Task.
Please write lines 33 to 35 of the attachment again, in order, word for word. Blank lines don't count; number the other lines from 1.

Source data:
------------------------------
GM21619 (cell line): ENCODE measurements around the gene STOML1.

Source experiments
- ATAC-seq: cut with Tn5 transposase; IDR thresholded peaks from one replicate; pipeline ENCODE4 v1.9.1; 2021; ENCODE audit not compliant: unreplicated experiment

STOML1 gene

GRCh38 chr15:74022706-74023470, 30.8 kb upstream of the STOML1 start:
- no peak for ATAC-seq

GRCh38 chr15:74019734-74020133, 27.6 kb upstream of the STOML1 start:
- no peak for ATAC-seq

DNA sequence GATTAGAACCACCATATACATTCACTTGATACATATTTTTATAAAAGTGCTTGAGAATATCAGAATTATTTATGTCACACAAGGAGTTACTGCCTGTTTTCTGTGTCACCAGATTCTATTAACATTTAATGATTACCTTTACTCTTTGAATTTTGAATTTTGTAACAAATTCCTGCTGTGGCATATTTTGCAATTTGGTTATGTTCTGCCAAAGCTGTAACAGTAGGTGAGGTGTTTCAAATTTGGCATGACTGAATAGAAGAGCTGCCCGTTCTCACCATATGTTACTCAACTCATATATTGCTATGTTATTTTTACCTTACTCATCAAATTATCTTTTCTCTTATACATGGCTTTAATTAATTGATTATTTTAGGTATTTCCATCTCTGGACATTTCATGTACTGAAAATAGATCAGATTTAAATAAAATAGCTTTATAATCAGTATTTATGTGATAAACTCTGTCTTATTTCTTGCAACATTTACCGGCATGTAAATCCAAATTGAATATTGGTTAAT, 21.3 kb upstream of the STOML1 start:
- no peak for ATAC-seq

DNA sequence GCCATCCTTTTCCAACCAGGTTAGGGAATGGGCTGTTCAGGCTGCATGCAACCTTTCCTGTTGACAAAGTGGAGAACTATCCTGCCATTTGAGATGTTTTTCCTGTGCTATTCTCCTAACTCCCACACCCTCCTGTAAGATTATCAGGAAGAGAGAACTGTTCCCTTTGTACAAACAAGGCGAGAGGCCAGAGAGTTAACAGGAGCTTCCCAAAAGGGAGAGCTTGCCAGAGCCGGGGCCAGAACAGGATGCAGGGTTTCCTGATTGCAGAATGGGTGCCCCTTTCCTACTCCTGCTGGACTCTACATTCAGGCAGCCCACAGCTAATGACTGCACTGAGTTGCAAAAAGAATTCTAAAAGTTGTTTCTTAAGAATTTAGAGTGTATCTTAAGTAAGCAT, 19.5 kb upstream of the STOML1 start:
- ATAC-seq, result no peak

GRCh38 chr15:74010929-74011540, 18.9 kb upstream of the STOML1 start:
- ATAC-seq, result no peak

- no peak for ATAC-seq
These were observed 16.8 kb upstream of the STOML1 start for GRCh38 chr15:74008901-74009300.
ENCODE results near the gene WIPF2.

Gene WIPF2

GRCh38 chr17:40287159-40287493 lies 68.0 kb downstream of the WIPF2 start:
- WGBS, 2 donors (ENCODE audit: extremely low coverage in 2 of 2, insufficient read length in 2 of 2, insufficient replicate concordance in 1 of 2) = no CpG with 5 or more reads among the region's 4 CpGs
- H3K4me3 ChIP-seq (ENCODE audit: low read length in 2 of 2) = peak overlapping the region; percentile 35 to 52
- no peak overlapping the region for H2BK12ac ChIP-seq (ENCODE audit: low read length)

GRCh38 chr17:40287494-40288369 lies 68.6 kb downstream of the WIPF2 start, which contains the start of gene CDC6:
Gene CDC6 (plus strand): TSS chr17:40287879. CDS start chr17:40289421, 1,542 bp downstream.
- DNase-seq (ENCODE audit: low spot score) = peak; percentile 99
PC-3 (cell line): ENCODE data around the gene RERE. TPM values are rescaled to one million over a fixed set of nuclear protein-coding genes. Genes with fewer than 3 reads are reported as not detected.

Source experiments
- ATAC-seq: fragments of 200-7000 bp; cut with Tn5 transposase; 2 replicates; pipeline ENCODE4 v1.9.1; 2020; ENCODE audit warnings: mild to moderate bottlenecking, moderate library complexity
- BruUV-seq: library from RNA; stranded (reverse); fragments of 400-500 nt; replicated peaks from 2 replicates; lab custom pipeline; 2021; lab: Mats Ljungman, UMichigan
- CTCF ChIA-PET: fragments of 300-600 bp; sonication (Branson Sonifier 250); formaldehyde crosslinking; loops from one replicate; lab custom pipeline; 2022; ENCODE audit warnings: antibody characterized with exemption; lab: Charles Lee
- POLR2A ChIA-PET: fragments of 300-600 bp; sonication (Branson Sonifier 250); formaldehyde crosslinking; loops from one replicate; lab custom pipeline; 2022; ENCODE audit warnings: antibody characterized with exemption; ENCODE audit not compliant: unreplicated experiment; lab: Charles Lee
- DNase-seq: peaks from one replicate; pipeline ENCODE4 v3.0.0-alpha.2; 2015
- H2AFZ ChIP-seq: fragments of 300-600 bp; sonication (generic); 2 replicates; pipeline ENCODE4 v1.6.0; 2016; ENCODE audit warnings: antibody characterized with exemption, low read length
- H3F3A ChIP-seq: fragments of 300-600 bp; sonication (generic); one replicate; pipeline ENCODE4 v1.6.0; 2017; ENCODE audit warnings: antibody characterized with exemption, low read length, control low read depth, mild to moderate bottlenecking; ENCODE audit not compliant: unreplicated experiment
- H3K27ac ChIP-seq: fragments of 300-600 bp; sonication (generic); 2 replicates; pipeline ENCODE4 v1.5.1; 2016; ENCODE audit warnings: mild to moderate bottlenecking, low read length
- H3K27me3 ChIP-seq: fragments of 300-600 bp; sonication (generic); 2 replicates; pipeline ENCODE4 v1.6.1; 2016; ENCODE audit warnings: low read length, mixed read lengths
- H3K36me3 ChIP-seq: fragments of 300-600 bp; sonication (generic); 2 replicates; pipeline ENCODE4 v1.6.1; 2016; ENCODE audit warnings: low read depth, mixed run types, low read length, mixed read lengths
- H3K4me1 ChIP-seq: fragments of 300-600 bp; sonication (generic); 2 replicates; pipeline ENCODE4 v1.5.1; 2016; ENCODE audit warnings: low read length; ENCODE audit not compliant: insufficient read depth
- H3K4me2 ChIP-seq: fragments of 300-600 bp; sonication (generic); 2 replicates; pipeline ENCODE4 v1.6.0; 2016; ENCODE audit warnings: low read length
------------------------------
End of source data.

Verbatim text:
- H2AFZ ChIP-seq: fragments of 300-600 bp; sonication (generic); 2 replicates; pipeline ENCODE4 v1.6.0; 2016; ENCODE audit warnings: antibody characterized with exemption, low read length
- H3F3A ChIP-seq: fragments of 300-600 bp; sonication (generic); one replicate; pipeline ENCODE4 v1.6.0; 2017; ENCODE audit warnings: antibody characterized with exemption, low read length, control low read depth, mild to moderate bottlenecking; ENCODE audit not compliant: unreplicated experiment
- H3K27ac ChIP-seq: fragments of 300-600 bp; sonication (generic); 2 replicates; pipeline ENCODE4 v1.5.1; 2016; ENCODE audit warnings: mild to moderate bottlenecking, low read length